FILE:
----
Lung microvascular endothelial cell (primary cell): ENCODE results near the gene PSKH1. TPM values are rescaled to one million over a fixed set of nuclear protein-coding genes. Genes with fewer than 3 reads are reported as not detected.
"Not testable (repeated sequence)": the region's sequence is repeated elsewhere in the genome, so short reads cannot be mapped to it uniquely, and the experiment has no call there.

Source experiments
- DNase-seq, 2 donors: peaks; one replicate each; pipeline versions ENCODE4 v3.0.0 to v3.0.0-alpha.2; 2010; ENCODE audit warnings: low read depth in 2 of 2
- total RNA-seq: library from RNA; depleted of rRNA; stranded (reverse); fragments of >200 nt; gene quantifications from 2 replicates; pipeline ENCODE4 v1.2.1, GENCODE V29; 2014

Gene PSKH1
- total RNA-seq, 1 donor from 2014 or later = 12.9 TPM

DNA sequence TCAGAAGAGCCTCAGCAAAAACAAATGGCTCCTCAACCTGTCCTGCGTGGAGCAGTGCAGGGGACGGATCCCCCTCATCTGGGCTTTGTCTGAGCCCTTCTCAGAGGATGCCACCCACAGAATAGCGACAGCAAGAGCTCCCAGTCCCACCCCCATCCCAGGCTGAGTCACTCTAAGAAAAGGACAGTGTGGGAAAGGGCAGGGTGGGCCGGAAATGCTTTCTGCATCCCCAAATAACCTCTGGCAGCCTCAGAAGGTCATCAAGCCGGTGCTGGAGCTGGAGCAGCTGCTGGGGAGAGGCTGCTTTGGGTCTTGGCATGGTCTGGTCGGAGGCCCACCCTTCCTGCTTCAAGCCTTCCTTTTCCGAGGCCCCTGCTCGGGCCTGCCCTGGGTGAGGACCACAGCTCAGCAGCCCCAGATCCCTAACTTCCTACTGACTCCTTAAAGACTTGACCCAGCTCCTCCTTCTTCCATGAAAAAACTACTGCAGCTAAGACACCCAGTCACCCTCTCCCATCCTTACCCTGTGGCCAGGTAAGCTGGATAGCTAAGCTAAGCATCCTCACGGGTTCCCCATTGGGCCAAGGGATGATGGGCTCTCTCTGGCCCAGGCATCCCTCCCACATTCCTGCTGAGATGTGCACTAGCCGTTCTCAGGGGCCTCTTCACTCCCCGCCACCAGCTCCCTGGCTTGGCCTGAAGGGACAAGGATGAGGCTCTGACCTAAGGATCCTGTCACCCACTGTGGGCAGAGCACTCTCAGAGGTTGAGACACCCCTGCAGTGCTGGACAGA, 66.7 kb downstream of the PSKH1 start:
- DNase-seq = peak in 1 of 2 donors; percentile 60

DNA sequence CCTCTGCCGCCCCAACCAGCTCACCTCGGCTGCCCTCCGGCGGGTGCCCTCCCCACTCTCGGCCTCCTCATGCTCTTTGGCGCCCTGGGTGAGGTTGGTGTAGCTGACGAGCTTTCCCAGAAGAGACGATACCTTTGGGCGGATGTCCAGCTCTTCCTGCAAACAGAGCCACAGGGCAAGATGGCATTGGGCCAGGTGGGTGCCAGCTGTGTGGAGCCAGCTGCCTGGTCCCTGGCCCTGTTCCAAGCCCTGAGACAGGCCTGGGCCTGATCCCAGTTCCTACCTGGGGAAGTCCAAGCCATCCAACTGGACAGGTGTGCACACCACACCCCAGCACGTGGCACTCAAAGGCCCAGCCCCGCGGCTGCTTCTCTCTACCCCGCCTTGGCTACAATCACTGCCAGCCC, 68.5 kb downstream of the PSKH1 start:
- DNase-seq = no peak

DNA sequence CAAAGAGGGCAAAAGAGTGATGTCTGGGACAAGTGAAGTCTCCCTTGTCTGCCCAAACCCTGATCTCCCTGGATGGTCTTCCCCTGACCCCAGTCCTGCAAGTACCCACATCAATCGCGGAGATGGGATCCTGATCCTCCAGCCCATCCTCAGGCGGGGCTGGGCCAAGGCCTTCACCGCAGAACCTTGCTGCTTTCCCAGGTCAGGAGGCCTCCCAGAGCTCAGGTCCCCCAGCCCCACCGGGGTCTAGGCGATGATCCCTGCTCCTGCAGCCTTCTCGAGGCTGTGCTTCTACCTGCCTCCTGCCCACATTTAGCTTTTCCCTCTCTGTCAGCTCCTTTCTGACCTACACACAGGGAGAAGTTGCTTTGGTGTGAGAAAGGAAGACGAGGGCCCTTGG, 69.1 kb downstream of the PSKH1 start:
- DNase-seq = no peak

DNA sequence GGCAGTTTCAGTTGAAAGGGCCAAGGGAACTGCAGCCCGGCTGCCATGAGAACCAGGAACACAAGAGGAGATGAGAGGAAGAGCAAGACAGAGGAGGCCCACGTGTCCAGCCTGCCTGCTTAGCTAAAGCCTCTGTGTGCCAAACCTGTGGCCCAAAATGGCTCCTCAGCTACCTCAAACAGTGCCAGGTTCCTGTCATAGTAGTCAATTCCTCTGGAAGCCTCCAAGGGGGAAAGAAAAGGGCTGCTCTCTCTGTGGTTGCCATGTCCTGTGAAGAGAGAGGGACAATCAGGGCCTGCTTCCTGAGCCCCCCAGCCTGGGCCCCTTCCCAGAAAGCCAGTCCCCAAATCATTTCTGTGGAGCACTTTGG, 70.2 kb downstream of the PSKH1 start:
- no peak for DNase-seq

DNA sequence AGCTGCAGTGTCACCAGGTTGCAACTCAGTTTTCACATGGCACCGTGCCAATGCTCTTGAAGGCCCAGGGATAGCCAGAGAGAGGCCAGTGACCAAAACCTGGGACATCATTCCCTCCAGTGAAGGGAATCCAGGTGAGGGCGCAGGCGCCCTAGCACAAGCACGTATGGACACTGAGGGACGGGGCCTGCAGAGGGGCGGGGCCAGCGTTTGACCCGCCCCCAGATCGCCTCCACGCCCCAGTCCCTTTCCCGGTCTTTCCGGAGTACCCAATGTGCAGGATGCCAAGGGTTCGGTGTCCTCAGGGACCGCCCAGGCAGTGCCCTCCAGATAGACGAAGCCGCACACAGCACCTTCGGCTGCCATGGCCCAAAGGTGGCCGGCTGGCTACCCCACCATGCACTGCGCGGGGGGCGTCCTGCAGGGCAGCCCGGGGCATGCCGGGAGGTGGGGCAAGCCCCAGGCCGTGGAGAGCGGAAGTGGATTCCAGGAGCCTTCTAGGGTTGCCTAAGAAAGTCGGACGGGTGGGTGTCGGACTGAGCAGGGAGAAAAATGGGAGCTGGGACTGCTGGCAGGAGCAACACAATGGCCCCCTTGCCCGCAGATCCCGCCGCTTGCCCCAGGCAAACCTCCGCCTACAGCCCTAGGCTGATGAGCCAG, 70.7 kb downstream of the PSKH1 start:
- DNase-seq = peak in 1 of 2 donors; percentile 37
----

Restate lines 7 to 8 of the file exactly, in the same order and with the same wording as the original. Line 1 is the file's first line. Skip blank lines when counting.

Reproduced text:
- total RNA-seq, 1 donor from 2014 or later = 12.9 TPM

DNA sequence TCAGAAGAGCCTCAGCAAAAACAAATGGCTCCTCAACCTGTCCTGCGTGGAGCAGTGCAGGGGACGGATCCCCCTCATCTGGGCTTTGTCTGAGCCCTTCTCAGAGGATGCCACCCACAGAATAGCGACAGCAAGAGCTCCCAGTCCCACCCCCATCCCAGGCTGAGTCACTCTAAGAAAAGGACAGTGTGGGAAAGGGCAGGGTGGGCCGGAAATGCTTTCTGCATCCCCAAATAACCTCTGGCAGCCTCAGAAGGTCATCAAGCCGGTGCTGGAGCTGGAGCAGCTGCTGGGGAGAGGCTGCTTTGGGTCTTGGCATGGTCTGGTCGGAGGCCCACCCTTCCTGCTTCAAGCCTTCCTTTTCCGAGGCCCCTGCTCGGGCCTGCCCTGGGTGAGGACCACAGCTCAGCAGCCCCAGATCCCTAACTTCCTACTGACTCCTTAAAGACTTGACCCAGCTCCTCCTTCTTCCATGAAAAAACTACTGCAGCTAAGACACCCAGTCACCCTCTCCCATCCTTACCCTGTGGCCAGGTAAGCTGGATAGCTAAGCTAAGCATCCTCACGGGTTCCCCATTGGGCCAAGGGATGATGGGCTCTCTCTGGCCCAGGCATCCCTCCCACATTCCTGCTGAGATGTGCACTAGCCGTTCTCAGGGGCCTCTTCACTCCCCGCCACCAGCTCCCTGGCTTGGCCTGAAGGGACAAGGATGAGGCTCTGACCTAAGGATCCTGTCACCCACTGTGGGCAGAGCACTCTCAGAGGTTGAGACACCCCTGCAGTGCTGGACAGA, 66.7 kb downstream of the PSKH1 start: